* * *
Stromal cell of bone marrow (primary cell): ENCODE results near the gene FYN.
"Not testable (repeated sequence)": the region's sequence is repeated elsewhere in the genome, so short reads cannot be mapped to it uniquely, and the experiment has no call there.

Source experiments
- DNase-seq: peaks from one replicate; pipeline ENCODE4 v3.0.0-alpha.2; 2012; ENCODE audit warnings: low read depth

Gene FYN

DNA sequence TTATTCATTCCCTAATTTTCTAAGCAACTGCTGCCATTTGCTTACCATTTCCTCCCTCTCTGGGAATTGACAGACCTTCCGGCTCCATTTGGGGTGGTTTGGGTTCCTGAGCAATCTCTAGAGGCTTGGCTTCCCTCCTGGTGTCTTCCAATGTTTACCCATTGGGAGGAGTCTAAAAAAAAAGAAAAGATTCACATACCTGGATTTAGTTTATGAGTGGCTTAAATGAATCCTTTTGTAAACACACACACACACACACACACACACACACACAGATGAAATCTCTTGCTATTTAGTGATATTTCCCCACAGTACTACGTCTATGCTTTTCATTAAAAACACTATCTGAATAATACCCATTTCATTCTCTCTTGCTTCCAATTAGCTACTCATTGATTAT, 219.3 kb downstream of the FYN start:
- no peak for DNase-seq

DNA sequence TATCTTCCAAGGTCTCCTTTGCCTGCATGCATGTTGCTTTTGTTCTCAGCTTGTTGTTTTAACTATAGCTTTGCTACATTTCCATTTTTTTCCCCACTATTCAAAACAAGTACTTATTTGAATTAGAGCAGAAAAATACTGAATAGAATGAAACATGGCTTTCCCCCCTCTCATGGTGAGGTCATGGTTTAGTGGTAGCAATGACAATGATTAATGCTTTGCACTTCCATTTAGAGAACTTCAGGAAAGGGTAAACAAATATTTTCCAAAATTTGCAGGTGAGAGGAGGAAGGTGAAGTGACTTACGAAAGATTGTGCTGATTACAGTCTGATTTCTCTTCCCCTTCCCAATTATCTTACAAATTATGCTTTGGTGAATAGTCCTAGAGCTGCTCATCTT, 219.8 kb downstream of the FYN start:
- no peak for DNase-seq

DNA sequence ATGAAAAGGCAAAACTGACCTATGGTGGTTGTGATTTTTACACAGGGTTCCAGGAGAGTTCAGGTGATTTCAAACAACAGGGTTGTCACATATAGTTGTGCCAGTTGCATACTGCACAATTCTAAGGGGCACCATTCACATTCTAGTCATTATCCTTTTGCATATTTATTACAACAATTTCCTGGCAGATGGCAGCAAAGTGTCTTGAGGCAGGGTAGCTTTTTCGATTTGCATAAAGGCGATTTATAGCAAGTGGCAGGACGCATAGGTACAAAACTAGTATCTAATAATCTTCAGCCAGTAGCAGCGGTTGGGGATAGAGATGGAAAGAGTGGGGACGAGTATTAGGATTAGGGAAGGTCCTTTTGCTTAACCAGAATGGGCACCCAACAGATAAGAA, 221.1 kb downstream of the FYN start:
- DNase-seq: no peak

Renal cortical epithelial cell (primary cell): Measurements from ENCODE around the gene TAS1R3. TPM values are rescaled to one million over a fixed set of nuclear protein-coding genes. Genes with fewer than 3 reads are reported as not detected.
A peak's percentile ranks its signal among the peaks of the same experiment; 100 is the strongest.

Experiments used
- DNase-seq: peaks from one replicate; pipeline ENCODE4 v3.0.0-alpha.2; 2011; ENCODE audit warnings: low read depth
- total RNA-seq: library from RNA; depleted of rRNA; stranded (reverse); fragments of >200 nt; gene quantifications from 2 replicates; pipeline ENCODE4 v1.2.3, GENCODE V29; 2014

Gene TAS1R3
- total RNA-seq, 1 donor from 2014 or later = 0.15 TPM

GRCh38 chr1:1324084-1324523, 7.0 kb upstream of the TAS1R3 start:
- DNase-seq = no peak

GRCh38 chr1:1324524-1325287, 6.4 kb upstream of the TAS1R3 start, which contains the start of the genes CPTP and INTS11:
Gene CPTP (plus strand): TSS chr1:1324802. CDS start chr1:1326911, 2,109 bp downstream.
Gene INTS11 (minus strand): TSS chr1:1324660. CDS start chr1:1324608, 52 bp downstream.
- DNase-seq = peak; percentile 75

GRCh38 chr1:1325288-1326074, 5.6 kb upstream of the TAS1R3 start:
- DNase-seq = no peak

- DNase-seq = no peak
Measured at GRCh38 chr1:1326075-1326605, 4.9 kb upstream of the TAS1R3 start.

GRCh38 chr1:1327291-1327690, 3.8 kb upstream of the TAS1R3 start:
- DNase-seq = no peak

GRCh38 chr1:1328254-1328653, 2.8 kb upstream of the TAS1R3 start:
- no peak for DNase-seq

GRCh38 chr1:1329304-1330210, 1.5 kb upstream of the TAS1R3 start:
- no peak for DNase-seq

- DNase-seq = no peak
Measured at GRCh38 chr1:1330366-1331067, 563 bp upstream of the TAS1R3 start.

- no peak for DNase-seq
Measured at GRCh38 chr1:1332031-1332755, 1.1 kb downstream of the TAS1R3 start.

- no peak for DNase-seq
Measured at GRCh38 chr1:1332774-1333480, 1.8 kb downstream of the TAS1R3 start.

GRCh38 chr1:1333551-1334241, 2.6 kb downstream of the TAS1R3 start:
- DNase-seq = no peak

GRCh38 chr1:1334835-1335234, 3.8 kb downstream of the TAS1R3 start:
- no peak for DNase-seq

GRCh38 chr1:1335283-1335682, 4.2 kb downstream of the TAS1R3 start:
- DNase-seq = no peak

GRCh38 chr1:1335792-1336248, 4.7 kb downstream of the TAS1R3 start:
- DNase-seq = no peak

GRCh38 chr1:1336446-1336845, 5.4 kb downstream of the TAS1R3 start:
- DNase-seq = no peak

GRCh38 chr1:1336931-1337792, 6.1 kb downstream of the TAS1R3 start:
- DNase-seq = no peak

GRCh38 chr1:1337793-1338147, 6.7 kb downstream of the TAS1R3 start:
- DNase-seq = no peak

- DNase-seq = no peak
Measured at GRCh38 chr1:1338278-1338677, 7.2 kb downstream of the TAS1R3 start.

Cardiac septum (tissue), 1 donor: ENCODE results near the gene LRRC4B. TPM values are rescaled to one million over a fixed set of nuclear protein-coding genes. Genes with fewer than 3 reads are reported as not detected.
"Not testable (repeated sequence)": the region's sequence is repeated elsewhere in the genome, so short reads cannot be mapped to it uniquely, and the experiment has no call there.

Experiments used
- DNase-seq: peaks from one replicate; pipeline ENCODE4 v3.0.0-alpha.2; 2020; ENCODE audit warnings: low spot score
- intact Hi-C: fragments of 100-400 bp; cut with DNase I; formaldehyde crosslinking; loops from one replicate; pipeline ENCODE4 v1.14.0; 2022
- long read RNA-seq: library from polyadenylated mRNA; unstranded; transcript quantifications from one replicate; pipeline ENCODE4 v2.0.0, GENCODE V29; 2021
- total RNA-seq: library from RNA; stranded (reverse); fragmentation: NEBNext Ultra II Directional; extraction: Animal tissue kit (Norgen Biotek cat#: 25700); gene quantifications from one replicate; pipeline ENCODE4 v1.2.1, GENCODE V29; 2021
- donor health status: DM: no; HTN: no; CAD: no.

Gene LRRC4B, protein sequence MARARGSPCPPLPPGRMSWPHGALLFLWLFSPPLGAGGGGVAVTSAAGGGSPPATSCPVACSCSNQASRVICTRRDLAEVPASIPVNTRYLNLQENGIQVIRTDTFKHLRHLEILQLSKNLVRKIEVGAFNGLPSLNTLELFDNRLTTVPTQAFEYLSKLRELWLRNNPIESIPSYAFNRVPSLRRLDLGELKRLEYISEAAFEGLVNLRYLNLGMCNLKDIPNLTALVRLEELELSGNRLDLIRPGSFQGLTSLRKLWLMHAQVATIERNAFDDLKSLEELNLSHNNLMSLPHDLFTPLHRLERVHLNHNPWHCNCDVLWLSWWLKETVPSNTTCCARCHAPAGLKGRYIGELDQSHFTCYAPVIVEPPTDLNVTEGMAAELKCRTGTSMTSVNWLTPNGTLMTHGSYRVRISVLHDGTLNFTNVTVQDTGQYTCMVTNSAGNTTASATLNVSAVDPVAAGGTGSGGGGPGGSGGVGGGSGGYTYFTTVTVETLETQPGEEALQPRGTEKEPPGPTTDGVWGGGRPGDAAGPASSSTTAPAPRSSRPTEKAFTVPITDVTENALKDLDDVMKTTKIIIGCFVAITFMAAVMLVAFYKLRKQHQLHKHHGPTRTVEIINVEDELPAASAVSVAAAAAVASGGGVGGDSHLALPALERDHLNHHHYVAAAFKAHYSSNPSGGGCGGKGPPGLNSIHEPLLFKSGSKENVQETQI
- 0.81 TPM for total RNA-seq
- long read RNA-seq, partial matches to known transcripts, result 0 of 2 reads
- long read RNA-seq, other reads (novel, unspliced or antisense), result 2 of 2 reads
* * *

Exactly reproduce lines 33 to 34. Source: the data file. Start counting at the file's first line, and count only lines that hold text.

GRCh38 chr1:1329304-1330210, 1.5 kb upstream of the TAS1R3 start:
- no peak for DNase-seq